Step 6: Explore the Trade Market for Jurickson Profar

Yeah, bet you didn’t think you were going to hear that name during this column, did you? Profar has all but gone missing the past two seasons due to a very serious shoulder injury and has been mostly forgotten about. But just three years ago he was Baseball America’s #1 overall prospect. That type of transcendent talent doesn’t just go away, and being 23 years old, at the start of next season, it’s reasonable to believe that Profar can still become the player he was projected as just two to three years ago.

Now, why should the Cardinals be looking at him? During the 2nd half, Jhonny Peralta looked alarmingly old, and the Cardinals do not have an immediate answer at SS for when Peralta suddenly becomes ineffective. Profar can be that answer. Granted, it might take a year or two, but Profar can be the answer at SS very quickly.

And on top of all that, this is a classic buy low scenario. In Texas, Profar is currently blocked by Elvis Andrus, under contract until 2022, and Rougned Odor, who emerged as a viable franchise 2nd baseman this season and is only going to get better, and Joey Gallo, the franchise’s top prospect who is currently being blocked by Adrian Beltre. So Profar’s pretty far down on the franchise depth chart and could potentially be had for fairly cheap.

Assuming this is so, the Cardinals can deal from their positions of depth and strength – pitching and outfielders – and cut a deal with Texas for their former all world prospect. Profar would immediately become the heir to Peralta’s SS throne and could impact the club immediately in 2016. This could be a low-risk, high-reward deal that could pay off in a massive way down the road.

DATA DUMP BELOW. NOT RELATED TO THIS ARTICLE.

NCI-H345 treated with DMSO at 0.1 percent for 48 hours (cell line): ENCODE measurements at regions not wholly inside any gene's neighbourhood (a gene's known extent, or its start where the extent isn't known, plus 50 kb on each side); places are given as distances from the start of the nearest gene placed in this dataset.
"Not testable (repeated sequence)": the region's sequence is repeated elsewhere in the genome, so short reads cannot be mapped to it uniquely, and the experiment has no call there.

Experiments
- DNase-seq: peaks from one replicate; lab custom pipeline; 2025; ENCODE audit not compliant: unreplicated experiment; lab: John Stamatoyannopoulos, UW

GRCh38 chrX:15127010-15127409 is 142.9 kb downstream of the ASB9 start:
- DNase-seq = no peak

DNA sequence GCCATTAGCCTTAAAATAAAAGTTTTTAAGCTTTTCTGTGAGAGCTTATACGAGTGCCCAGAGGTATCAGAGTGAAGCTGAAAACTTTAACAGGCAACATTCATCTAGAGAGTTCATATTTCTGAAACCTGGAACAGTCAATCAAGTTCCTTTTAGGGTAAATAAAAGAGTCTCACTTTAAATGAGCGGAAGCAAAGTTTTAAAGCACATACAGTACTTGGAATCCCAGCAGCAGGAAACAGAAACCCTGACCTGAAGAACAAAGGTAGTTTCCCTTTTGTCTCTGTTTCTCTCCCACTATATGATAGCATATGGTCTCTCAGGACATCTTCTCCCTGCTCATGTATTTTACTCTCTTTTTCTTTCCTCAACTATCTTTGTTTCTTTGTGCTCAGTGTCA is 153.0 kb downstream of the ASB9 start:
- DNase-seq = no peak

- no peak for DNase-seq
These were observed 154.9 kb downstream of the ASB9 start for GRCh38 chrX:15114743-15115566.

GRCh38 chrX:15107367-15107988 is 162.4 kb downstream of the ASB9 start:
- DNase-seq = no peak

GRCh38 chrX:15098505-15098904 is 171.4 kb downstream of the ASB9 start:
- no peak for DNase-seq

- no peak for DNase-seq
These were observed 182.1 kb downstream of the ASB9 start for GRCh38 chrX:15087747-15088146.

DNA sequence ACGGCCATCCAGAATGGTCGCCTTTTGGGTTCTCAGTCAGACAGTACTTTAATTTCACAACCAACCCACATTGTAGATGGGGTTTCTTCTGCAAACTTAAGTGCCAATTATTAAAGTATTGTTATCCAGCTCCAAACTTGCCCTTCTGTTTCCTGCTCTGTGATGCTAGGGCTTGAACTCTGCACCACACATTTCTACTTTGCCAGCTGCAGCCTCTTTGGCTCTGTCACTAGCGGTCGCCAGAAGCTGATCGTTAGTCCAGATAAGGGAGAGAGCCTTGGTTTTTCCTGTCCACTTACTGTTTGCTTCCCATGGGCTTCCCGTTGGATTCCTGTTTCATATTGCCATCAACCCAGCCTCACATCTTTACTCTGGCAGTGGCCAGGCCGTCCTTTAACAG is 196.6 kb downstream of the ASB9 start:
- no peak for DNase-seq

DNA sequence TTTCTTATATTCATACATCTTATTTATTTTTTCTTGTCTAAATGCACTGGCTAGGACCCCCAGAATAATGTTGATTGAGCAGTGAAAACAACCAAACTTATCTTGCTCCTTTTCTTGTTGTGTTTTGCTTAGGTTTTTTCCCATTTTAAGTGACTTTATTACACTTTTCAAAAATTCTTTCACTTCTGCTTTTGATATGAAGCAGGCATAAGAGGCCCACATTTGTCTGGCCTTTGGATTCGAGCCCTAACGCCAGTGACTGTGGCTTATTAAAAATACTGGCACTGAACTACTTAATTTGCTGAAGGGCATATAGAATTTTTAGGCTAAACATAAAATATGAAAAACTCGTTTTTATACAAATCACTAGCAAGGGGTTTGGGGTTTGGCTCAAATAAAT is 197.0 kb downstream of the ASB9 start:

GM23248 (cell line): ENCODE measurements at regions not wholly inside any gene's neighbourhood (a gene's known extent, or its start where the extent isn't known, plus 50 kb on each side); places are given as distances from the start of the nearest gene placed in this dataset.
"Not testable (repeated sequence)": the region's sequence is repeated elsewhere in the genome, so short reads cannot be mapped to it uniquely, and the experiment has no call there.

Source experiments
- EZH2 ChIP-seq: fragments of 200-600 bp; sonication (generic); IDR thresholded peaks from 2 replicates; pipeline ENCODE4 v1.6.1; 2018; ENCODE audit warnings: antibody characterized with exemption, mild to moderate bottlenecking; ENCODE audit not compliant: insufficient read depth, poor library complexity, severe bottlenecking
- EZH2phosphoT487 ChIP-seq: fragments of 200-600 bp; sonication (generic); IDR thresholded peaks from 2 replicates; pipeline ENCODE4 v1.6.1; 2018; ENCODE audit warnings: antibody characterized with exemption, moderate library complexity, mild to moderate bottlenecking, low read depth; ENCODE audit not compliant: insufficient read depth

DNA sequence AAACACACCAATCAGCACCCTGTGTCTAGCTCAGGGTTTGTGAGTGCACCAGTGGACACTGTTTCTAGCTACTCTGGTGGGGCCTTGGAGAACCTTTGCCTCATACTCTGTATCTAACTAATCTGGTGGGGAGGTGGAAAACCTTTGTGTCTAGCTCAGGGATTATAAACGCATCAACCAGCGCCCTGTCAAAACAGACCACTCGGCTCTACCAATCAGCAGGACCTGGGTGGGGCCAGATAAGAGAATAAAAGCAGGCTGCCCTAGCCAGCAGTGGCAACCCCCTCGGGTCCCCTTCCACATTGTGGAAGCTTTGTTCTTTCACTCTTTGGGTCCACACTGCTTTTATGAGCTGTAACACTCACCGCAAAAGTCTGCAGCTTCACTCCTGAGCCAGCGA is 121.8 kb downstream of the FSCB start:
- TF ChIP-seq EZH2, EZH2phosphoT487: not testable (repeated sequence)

Step 7: Sign Trevor Rosenthal to an Extension

Out of the Cardinals’ arbitration eligible players, Rosenthal is really the only one that warrants a long term extension. Something along the lines of Andrew Miller’s recently inked 4 year $36 million deal should be the blueprint. Also speaking of arbitration, only Steve Cishek and Brandon Moss should be non-tendered. I believe Tony Cruz can be a viable back-up for Molina if the club plays him at 1st base, as I have suggested. Matt Adams should not be given up on yet, and should be given every opportunity to win the everyday 1st base job. As for Peter Bourjos, he should be signed looked to be dealt.